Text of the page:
|Assessment Type||Assessment length / details||Proportion|
|Semester Assessment||Oral Presentation A 20-minute individual orally presented research paper, to be delivered in week 7. Accompanying documentation to include an annotated bibliography, any presentation materials used and an electronic copy of the PowerPoint presentation.||40%|
|Semester Assessment||Essay 6000 words||60%|
|Supplementary Assessment||Supplementary Resubmit failed or make good any missing elements. In the event of failure in the oral presentation element, a 20-minute written script on a new topic to be submitted, written as if for delivery, to include an annotated bibliography, any presentation materials used and an electronic copy of the PowerPoint presentation||100%|
This module studies postmodernism in terms of its literary genres, and the theories that go into their construction. Bridging between poetry, prose, and critical works, we will study the ways in which postmodern authors use different rhetorical and structural tactics to experiment with forms and genres. Offering a broad chronological sweep of postmodern literature, from the 1970s to the present day, and studying both its British and American incarnations, we will examine the ways in which postmodern literature developed over time, alongside its central conceptual concerns with space, alterity, histories, and bodies.
This module tracks the development of postmodernism in both poetry and prose, and provides students with a conceptual frame through which to understand postmodern literature. It explores postmodern literature through the close study of selected texts and critical essays, and thereby links together the difficult theoretical and conceptual concerns of postmodernism with actual literary production.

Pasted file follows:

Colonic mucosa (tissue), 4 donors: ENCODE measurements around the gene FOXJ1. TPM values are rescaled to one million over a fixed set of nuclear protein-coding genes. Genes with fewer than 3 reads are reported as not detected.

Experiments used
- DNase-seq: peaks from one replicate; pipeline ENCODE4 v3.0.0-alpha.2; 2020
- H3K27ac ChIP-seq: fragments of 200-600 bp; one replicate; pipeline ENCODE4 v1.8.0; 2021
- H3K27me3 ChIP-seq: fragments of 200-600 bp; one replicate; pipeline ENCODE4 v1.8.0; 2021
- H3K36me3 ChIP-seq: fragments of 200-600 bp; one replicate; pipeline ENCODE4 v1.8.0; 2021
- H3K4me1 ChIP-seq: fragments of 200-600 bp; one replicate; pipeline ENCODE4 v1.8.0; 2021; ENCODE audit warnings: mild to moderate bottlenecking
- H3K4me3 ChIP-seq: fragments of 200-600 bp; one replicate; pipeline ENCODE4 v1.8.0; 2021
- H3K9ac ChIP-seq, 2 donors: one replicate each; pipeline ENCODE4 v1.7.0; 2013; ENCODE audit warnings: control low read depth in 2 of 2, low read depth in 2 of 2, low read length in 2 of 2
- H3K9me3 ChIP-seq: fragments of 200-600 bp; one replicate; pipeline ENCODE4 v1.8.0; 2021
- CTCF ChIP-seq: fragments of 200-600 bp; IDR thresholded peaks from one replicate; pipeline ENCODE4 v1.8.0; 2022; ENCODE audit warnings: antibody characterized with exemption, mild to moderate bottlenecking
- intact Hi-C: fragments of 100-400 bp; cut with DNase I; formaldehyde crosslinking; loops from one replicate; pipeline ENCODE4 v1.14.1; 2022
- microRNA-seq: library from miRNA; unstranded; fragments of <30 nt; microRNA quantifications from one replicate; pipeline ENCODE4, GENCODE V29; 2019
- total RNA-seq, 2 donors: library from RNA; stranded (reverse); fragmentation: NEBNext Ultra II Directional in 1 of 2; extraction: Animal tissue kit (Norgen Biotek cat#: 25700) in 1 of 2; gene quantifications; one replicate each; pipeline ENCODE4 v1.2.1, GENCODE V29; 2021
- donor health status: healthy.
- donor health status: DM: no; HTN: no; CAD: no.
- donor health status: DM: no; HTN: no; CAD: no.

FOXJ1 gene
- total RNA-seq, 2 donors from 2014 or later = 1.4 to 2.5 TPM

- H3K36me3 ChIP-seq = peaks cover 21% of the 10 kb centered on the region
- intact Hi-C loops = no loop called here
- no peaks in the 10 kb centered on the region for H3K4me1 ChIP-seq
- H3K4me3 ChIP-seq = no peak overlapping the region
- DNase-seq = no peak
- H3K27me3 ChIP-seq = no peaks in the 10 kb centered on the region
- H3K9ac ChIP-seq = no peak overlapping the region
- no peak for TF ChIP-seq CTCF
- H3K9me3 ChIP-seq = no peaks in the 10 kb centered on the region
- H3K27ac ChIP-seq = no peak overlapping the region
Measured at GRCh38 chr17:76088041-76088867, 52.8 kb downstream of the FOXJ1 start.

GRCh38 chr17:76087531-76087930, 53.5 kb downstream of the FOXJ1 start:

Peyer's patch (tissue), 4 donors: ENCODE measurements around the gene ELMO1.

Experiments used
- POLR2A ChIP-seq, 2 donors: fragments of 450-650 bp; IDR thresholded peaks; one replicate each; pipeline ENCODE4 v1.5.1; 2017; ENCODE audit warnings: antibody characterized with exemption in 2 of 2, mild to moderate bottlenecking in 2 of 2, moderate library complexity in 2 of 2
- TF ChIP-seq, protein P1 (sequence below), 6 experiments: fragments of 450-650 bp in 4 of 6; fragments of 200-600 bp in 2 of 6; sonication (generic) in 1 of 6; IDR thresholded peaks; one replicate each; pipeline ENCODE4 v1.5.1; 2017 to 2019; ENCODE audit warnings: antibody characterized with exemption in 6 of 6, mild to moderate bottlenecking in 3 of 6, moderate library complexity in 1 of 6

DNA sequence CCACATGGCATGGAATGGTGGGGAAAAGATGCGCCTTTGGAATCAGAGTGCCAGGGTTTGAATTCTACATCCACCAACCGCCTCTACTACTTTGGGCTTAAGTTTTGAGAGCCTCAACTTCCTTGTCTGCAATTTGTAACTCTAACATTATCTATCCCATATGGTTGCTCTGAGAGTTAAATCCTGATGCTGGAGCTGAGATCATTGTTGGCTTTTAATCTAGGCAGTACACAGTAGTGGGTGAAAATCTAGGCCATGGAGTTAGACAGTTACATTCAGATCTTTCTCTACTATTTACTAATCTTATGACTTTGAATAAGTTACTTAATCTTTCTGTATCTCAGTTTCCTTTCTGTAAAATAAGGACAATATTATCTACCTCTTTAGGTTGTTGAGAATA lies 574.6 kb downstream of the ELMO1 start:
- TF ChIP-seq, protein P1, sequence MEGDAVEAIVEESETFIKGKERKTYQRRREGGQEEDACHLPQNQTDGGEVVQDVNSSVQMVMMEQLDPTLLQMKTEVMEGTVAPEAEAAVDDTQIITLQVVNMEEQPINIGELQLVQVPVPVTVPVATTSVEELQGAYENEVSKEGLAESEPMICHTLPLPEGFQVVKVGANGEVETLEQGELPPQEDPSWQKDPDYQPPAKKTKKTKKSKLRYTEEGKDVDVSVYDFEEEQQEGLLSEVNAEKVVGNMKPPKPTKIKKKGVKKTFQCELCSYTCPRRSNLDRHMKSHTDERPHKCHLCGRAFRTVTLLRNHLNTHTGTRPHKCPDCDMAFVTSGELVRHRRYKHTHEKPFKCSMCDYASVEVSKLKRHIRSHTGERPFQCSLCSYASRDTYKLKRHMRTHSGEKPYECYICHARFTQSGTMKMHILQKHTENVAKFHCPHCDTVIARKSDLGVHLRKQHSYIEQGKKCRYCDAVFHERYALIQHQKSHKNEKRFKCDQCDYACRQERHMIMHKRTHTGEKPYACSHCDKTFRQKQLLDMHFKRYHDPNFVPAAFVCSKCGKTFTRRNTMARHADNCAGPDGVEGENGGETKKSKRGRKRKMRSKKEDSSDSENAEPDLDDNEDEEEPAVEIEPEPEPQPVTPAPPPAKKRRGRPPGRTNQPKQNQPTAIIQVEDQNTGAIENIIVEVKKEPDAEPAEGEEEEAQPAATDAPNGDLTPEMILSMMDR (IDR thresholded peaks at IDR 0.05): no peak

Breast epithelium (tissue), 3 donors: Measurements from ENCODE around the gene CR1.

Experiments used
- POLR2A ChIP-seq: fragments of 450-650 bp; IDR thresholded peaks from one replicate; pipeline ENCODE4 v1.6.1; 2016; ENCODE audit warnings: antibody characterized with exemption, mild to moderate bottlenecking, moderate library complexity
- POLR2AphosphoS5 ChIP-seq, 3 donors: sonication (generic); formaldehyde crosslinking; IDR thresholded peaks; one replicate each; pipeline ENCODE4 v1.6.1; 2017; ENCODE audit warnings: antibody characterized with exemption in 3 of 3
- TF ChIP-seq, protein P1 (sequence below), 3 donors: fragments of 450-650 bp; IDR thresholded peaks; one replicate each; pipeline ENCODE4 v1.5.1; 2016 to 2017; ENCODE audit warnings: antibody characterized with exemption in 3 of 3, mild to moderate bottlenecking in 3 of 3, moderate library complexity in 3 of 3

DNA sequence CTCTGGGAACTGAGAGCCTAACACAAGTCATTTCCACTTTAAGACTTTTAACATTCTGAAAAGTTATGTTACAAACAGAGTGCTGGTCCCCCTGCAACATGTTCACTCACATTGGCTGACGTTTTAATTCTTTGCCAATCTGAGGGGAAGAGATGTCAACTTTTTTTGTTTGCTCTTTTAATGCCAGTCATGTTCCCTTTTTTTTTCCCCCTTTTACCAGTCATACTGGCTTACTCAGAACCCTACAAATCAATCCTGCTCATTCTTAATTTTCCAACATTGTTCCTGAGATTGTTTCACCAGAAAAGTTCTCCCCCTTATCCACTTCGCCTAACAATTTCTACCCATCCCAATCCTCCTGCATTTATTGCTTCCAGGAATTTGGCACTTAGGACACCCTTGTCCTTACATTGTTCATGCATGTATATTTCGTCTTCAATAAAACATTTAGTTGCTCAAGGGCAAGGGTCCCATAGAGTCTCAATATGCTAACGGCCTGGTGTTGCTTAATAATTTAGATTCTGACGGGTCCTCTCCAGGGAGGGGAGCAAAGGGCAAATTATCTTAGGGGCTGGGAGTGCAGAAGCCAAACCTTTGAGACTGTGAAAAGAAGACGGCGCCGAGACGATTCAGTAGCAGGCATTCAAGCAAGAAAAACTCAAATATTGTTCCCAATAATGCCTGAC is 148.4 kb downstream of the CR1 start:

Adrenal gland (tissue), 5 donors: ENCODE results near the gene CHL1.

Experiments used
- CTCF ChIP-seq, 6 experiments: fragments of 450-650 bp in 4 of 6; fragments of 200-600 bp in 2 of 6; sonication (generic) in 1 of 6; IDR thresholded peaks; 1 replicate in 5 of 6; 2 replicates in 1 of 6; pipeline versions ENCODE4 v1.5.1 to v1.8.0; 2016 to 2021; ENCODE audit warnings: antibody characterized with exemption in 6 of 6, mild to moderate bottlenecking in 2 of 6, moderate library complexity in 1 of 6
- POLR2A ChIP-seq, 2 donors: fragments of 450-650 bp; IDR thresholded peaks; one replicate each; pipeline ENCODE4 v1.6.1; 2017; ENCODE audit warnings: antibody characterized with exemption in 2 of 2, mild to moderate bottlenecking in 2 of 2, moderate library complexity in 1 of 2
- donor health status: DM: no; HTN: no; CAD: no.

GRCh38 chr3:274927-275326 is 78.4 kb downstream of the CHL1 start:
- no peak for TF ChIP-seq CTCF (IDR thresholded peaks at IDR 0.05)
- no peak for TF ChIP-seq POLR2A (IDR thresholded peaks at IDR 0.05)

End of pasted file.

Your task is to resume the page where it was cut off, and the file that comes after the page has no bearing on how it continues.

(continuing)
This session introduces the concept of a 'postmodern? writing in relation to both poetry and prose. We will discuss essays by Charles Olson and Frank O'rara in the first half of the session, and then move on to study extracts from John Barth's Lost in the Funhouse and his seminal essay 'The Literature of Exhaustion'.
Week Two: Gender & Genre
Text: John Fowles, The French Lieutenant's Woman (1969)
Text: Charles Bernstein, All the Whiskey in Heaven: Selected Poems
Week Four: History & Memory
Text: Joanna Russ, The Femal Man (1975)
Text: Lyn Hejinian, My Life
Week Six: Language & Performance
Text: Iain Banks, The Bridge (1986)
Text: Denise Riley, Selected Poems
Week Eight: Space & Media
Text: Mark Z. Danielewski, House of Leaves (2000)
Text: Barry McSweeney, Wolf Tongue: Poems 1975 - 2000
Week Ten: Postmodern Conclusions
This session explores the chronological development of postmodernism from its earliest incarnations in formal literary experimentation to its currently developments. We will study essays by Nicholas Zurbrugg, Stuart Sim, and Timothy Murphy in order to discuss 'what comes after postmodernism'.
This module is at CQFW Level 7